As a fellow foodie, I felt obligated to try almost every food truck and stand. The variety of food available included everything from El Sur’s braised short rib empanadas to Rice Paper Scissors’ beef pho rolls. I cried a little inside after I finished eating El Sur’s empanadas. They were light, fluffy, and bursting with flavor. The beef pho rolls from Rice Paper Scissors were a unique twist on Vietnamese spring rolls. Instead of using rice paper, beef and lettuce were wrapped in thick rice noodles. It tastes exactly like you are eating a bowl of beef pho, but without the broth and extra toppings.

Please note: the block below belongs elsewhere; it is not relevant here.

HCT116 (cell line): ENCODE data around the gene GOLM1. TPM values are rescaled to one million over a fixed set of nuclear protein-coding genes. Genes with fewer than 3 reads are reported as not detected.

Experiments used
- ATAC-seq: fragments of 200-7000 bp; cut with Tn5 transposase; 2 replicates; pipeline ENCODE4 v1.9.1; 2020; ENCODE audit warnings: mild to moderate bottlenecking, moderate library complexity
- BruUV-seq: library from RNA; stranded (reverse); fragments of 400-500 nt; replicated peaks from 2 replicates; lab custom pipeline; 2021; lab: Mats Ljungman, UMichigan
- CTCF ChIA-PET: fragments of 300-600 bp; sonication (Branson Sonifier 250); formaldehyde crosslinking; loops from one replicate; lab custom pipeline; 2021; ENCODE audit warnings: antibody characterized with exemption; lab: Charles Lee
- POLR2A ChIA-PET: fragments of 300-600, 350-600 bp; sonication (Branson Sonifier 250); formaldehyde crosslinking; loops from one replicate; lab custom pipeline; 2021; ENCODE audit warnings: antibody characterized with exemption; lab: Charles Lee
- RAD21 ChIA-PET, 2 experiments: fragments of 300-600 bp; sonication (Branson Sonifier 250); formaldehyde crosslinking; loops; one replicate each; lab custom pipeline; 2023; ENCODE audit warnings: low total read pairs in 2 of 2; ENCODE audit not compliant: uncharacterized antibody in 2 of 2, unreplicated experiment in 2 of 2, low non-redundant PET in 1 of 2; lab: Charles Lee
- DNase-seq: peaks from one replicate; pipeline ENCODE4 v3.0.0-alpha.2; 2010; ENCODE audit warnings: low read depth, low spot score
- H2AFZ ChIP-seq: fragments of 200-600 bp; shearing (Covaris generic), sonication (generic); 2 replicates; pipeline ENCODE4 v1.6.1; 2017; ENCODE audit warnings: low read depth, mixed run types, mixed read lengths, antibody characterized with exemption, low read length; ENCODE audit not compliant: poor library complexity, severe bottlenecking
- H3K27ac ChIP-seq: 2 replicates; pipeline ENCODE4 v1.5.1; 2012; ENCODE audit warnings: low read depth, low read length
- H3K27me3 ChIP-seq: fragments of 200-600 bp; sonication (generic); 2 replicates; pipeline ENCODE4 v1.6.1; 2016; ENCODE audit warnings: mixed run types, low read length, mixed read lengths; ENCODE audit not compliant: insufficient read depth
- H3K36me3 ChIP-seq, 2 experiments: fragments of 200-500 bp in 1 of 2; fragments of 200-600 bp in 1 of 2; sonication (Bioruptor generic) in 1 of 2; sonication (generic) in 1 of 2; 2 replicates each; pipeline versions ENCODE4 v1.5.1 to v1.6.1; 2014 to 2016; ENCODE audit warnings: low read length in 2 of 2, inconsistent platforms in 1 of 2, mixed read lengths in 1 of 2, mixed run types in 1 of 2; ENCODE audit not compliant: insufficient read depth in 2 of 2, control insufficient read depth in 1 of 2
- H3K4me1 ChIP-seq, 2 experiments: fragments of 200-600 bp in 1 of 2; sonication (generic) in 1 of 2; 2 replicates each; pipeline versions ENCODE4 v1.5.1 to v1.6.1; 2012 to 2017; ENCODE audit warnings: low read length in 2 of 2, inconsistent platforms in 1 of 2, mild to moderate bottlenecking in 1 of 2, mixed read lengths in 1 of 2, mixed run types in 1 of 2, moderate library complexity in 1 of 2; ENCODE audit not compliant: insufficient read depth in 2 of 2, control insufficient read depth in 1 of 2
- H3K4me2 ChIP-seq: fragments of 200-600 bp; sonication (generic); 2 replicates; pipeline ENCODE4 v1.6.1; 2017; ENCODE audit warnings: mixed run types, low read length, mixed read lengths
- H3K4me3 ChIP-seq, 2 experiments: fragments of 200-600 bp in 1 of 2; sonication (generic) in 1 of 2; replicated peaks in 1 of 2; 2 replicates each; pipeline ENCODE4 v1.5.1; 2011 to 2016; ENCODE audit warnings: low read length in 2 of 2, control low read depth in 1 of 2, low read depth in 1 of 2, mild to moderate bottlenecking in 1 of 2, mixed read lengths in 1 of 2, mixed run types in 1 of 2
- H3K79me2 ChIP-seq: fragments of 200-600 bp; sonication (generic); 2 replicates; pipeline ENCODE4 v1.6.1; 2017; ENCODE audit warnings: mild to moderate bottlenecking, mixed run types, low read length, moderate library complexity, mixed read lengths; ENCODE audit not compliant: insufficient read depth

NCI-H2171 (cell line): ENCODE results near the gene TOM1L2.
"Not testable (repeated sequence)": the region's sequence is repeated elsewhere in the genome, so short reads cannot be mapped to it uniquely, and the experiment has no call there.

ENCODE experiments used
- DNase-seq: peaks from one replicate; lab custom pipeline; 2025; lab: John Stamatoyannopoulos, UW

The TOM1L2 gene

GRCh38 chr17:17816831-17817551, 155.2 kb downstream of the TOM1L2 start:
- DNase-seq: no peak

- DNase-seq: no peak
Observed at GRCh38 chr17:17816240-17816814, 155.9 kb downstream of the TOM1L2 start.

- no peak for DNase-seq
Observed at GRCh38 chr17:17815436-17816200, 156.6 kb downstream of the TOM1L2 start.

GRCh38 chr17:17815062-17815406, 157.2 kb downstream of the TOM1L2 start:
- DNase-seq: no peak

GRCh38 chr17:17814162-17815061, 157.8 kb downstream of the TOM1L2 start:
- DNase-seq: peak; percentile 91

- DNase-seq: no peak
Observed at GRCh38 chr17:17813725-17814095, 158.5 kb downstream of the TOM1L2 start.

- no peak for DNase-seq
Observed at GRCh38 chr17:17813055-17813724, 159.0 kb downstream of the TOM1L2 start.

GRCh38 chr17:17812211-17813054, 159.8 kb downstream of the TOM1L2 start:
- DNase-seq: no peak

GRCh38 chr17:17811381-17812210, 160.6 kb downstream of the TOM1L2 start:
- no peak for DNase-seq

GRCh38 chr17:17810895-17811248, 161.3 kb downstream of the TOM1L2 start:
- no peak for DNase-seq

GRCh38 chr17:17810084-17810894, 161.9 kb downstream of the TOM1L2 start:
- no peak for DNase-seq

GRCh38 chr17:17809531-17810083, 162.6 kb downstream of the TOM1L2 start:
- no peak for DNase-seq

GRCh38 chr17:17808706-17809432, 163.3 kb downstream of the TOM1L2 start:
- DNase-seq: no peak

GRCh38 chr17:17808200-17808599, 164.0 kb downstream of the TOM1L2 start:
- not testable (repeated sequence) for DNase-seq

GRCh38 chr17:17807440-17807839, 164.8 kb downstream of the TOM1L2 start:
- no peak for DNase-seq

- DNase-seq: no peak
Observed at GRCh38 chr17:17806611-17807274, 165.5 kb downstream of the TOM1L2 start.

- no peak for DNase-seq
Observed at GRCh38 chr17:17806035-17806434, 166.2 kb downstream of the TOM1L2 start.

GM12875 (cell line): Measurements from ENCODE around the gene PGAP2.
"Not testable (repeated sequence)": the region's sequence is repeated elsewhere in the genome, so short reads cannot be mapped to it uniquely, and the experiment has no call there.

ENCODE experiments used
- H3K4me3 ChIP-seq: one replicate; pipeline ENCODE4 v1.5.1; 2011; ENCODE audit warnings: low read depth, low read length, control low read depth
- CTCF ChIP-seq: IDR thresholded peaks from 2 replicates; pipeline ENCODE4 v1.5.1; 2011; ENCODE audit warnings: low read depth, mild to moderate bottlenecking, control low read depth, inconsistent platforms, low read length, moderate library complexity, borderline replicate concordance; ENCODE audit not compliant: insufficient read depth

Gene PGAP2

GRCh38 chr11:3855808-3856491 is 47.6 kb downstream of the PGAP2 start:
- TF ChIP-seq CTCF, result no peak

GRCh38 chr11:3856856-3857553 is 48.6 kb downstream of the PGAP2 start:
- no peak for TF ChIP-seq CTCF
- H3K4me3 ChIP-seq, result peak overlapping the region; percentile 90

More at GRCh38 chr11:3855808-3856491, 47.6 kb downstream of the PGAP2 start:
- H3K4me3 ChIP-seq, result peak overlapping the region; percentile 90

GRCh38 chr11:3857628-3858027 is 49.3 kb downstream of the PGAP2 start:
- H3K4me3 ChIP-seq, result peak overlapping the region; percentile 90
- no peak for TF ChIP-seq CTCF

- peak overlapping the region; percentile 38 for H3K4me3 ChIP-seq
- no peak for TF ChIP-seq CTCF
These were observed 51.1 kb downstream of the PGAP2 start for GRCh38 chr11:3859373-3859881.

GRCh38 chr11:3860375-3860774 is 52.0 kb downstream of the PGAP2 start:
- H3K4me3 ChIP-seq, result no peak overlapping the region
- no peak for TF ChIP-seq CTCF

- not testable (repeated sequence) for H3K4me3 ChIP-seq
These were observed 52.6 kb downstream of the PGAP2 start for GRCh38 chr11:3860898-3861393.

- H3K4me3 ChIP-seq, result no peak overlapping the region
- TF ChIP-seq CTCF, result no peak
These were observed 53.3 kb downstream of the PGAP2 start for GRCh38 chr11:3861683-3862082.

According to the event’s website, this was La Cocina’s last street food festival. Word is that they’re looking for another location to host their epic block party. So, if you missed out on last weekend, don’t fret! Most of the vendors are from San Francisco. Here’s a list of our top 8 favorite vendors and where to find them on a regular basis.